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CASH IS KING
Expect a new emphasis on projects that keep the money flowing.
BY BUD BAKER, Ph.D., CONTRIBUTING EDITOR
What might a global economic crisis
mean to me as a project manager?
Some see e-mail as an annoyance. Not
me: I have always gotten a kick out of my
e-mail inbox, filled with generous offers from
caring souls who want to improve my life. Some, who
must know that I can be a bit lax about schedules,
want to help by selling me their Rolexes—and for
only US$10. Other kind folks try to help by making
some parts of me smaller and other parts larger, if I’ll
only send them my credit card number. And I can
count on regularly receiving a chance to help the family
of some regrettably slain dictator smuggle out their
hard-earned cash—once I put up some financial
evidence of my own good faith, of course.
Lately, though, my inbox hasn’t been as much fun.
Instead of fake watches, phony pharmaceuticals and
even sillier swindlers, I’m faced with an increasing
number of résumés from skilled, experienced project
managers looking for work. Some are former students,
others are past and present colleagues. They cut across
industries and ranks, from the newest trainees to executive
vice presidents. As far as I can see, they have only one
thing in common: They are all victims of circumstance.
I write these words 90 days before you read them,
which adds a certain element of risk to this forum. It’s possible that by the time you read this, the world economy
will be back on its feet, humming along with projects of
every sort. It is equally possible that my project manager
friends will be back at work and my e-mail back to normal.
But just in case it’s not, it’s worth considering how the current
economic crisis might affect project management.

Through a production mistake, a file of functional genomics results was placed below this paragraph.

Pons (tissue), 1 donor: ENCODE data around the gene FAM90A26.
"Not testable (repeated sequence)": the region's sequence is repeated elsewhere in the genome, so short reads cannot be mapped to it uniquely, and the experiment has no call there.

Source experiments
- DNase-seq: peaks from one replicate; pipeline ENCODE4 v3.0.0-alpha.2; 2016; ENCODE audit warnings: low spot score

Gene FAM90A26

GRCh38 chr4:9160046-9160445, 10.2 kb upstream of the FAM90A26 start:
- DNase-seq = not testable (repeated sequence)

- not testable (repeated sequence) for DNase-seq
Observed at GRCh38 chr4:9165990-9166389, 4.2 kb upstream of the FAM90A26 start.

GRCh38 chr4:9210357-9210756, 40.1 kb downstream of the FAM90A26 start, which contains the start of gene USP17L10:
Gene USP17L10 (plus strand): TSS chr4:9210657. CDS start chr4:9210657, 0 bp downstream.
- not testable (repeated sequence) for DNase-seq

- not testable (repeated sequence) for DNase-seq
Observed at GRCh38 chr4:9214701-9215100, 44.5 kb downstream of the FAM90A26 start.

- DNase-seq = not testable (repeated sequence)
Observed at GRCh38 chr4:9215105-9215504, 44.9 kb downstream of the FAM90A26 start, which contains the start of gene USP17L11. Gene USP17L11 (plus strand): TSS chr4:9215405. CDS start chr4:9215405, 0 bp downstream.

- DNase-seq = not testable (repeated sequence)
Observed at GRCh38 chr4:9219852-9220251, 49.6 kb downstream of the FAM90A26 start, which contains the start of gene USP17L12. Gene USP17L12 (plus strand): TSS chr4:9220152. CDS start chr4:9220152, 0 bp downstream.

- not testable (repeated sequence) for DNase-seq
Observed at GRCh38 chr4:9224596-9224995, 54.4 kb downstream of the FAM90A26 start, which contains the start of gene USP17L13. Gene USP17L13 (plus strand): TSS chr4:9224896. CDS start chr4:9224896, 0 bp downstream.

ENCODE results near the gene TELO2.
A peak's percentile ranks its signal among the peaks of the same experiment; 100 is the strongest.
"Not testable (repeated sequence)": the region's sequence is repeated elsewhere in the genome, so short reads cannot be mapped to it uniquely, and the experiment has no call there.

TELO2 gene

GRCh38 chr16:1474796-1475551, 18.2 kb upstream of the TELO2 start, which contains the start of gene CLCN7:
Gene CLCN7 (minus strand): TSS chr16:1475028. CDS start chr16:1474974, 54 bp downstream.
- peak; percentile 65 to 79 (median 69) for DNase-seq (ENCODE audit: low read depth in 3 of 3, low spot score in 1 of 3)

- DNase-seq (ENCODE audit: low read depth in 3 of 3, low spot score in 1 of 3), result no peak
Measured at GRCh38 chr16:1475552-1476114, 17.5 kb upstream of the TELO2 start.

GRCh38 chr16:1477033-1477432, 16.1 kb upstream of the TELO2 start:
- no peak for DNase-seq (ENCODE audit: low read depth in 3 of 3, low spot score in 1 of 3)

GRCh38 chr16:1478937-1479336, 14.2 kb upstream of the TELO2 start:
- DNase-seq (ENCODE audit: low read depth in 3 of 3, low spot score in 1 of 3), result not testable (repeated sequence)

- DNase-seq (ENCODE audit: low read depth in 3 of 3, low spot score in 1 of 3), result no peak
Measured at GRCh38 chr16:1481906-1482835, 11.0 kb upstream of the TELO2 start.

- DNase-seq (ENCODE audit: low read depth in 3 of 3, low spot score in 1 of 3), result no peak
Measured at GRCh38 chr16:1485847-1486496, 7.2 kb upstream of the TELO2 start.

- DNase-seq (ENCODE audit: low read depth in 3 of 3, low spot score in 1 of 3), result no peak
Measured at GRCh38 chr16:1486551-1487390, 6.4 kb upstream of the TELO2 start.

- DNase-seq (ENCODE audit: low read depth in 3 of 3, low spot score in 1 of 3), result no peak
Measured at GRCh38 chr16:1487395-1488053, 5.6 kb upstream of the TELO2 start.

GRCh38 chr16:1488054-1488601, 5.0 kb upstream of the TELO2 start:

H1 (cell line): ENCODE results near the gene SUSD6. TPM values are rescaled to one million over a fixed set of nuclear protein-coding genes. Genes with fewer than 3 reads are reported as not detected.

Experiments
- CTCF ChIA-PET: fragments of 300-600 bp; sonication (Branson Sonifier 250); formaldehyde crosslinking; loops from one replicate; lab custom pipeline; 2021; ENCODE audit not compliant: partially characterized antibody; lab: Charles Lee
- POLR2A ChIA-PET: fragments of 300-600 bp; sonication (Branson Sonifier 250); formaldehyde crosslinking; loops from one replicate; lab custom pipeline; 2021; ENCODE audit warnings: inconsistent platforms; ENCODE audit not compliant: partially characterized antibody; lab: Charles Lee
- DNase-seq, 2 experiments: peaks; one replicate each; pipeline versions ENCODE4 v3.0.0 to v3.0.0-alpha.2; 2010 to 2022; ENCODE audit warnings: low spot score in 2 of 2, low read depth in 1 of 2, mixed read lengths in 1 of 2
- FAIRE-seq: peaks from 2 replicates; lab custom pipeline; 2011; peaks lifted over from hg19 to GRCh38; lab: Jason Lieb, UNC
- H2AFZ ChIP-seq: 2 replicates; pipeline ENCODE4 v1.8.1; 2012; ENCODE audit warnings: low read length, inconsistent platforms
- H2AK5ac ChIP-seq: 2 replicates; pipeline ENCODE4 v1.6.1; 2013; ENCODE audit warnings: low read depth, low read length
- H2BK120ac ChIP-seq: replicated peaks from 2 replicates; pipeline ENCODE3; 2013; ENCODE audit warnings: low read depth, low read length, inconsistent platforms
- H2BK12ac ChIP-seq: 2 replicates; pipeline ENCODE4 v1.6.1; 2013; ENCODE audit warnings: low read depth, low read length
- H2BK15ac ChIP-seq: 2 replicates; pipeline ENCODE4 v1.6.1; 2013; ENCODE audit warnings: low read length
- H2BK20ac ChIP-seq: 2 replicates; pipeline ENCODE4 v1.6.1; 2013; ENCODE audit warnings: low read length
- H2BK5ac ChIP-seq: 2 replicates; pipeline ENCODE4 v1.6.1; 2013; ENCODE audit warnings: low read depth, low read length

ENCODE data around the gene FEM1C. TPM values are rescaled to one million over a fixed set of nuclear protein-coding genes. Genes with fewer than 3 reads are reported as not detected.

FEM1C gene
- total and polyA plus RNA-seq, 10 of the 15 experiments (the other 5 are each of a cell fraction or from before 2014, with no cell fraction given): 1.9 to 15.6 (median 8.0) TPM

The ramifications of the switch to
short-term preservation of cash is huge.
By their very nature, most projects
use money today to bring long-term
benefits to the firm in the future.
Maybe Money Is Everything
Beginning around September or October of 2008—
earlier for well-run firms, a little later for others—an
enormous but little-publicized change took place in
executive suites around the world. As the economic
downturn loomed larger, organizational priorities shifted.
Rather than emphasizing revenue growth, market share
and net profit—as had been the case as far back as anyone
could remember—companies (and not-for-profits as
well) switched their focus to just one thing: cash.
Anything that conserved cash was to be sought, and anything
that used cash was to be shunned. Long-term thinking took
a back seat to the short-term preservation of cash as organizations rediscovered a long-underemphasized reality:
Businesses don’t fail for lack of profit nearly as quickly as
they do for lack of cash.
For project managers, the ramifications of this are
huge. By their very nature, most projects use money today
to bring long-term benefits to the firm in the future. With
this in mind, I shouldn’t be surprised to see so many project
manager résumés in my mailbox. The real surprise is that
there haven’t been even more.